charter school industry and has given them almost any break
    they want while giving them even more dollars per student to
    operate on (so as to make a profit from) than the public
    schools receive from the state. And now…this same Republican
    dominated legislature wants to remove the last vestige of a
    guaranteed minimum salary schedule (for public school
    educators and not charter school educators…because charters
    pay their teachers even less so that they can pocket the
    difference for their company CEO’s)? I write this (with a
    justifiable tear in my eye) knowing that my granddaughter is
    about to embark on her junior year in college in hopes of
    becoming an educator just like her grandfather was. It will be
    far more difficult for her than it was for me thanks to the
    greed of the charter school operators and their profit motives
    and the prostitution fees they pay (in the form of campaign
    donations) to some legislators….something I nor other
    taxpayers had to put up with when I stood behind a desk during
    my teaching career.

  • anastasjoy

    I agree with this. No legislator should be able to make more than the lowest paid teacher. They love to talk about how easy teachers have it but being a legislator is a part-time job.

  • wahoo99

    College costs are ridiculous. There is absolutely no way that a college education should cost $100,000.00. College/trade school should be free for the first two years. Everyone wants “choice” in everything except where I want to send my kids to school. Send my kid to a private / charter school that is where my “education” taxes should go.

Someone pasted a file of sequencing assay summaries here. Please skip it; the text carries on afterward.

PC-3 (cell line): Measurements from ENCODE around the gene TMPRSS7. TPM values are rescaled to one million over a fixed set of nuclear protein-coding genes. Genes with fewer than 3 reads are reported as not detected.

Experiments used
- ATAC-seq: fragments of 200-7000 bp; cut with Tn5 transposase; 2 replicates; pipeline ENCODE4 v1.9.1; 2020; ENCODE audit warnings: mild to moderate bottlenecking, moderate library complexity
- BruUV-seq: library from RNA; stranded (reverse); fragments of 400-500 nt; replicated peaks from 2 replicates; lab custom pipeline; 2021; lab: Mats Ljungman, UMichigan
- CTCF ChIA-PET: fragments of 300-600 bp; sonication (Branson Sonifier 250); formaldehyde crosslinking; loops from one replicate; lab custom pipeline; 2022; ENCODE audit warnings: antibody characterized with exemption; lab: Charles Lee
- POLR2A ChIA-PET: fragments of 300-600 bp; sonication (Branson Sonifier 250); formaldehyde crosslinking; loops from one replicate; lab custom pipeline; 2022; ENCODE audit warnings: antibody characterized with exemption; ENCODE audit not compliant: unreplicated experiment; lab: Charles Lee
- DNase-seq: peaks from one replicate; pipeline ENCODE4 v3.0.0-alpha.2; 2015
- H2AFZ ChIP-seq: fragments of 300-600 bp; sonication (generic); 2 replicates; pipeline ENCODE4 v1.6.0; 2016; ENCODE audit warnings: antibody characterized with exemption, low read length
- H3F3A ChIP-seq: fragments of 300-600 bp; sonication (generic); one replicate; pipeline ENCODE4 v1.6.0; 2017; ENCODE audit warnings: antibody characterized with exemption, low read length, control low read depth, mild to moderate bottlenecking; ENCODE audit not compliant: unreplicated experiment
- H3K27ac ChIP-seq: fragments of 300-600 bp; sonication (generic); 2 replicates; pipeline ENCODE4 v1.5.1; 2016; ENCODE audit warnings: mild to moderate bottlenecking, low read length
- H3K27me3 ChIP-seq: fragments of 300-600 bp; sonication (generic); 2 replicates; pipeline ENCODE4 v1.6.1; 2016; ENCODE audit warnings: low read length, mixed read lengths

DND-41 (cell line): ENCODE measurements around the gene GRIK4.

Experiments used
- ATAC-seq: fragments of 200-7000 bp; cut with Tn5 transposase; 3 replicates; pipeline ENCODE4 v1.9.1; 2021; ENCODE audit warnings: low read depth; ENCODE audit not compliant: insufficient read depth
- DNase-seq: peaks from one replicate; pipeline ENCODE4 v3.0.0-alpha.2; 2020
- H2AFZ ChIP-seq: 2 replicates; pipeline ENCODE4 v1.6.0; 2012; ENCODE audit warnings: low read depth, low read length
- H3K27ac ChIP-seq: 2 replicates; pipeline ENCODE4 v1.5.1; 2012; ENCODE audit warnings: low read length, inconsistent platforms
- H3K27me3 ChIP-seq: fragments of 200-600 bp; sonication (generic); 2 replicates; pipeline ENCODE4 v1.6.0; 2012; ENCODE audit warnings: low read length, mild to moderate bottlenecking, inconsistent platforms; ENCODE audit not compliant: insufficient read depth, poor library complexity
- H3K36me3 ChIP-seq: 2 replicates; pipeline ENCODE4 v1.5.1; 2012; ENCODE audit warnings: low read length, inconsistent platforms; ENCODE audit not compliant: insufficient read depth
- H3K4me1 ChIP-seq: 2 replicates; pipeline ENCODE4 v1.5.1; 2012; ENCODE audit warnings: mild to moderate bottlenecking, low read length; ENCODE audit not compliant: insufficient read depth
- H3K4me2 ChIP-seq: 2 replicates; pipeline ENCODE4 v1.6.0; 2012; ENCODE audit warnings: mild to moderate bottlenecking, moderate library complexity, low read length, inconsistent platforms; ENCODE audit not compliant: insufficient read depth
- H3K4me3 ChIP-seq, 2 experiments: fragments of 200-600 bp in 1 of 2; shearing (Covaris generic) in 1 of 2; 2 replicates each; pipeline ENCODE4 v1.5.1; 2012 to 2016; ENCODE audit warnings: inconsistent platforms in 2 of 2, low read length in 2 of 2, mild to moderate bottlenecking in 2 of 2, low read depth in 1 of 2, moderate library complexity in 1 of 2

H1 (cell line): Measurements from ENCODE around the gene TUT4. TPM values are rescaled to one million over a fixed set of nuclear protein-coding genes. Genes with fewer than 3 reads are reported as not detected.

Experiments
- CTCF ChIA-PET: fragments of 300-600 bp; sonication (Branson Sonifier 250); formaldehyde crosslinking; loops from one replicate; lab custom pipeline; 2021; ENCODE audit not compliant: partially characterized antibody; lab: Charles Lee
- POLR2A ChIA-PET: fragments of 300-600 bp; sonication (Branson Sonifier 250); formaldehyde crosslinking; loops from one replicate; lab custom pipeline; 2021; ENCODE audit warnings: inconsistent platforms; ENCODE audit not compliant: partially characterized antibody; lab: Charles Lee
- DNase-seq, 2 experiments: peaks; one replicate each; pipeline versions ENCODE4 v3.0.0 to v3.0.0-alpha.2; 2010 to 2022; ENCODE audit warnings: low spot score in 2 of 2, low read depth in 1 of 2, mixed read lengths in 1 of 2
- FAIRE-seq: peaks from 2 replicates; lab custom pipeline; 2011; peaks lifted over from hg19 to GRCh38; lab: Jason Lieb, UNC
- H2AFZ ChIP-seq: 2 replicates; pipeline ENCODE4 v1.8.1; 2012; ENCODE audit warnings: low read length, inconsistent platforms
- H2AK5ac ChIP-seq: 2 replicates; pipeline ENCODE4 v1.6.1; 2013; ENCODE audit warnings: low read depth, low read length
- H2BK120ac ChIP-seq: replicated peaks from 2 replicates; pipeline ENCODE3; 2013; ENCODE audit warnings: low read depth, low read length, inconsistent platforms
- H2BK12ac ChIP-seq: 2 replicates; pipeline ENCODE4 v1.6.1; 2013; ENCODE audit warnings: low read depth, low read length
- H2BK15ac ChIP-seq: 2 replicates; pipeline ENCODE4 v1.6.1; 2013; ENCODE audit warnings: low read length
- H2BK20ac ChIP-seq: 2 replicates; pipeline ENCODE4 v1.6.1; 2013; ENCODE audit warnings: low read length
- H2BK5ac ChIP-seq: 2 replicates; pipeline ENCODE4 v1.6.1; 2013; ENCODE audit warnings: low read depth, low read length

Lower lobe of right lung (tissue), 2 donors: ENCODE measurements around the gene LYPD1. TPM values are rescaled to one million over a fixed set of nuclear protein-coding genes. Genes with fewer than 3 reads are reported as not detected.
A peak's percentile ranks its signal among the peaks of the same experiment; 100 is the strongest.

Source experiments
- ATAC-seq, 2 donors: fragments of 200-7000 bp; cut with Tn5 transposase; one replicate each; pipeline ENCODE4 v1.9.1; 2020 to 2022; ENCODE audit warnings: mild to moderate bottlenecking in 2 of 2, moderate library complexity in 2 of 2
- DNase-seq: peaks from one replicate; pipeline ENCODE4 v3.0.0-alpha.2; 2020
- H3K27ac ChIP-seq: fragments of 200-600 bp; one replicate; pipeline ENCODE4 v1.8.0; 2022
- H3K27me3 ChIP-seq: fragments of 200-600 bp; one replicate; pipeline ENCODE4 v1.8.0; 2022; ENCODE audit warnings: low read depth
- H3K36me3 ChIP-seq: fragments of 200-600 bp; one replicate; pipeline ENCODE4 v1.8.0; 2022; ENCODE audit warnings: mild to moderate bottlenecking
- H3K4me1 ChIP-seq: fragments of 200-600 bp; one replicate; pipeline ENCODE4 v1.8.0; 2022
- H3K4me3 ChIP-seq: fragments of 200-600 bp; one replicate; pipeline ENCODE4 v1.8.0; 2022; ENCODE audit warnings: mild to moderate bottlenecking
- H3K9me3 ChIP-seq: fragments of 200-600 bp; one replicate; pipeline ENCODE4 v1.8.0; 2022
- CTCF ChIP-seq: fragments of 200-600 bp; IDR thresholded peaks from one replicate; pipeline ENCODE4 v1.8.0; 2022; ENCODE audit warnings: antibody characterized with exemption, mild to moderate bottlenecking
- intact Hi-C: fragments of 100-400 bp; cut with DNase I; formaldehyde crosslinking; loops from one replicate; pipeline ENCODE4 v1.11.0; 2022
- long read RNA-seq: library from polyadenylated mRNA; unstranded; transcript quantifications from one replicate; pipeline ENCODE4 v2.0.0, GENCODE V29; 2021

• Barry Goldwater

    I took a peek at the OEA contract with Sycamore schools. Google it. Taxpayers foot the bill for a starting salary of $39,979 BA, 0 experience. The top pay grade/step pays $91,857 year MA45. Look at the net present value of a teacher retirement at age 55 with 30 years of service, high 5 being $82,250 a year (step 17 MA of that contract). That is 30 years of service times 2.2% or 66% for a monthly payment of $4,523.75. (We like to hide wealth in monthly payments). Net present value at 55, interest rate of 2%, is $1,000,312.00 at 55. That’s called a millionaire. Oh, but teachers contributed (from a recession protected union gig). Did they contribute 12.4% self employment tax to social security as teachers? Guess what a private sector self employed person gets at 65 paying tax on the maximum salary since age 22: $2,452 a month at 65. That’s a net present value of $336,538.37 at 65. That’s called a dummy. I got an idea for you, how about we keep that legal schedule and move all teachers and all legislators to social security?

  • Tina Showalter

    Where are you getting over $1 million in NPV? How much do you think teachers can afford to invest? Especially if they are married to a small business owner as you referenced in your comment. Maybe they can take their “hefty” retirement payments to make up for the teaching resources, student incentives, student supplies, and office supplies they took out of their own pockets for the taxpayers’ children.

  • wetsu

    Are you a resident of the Sycamore district?

  • 333SAL

    Oh, so the wealthier (i.e., Republican) districts can keep voluntarily paying their teachers well, but the poorer districts, not being able to afford those “fabulous” salaries for their teachers, will continue to sink in quality of education. So that then, the powers-that-be will dictate privatization for the latter to “improve” things. What they won’t tell you is that the private teachers will continue to be paid poorly and have even less experience. Lowest common denominator?

    A 14 yr. old kid who goes to one of the wealthy schools in central Ohio told me after this last election that he and his classmates had a little “vote” the day of the election. Of course, they all voted straight Republican for the 5-vote “ballot.” When questioned, he could not explain his vote, and obviously didn’t know anything about the candidates. But he seemed pretty sure that he’d voted the “right” way.

    This is a boy who is quite bright and very proud of his grades and awareness of current events. Except that he knew nothing about what’s going on in Ohio. I’m not saying that the teachers should have biased students in any one direction. This just points to a worrisome trend in insular complacency in wealthy districts, which so often mold our future pols.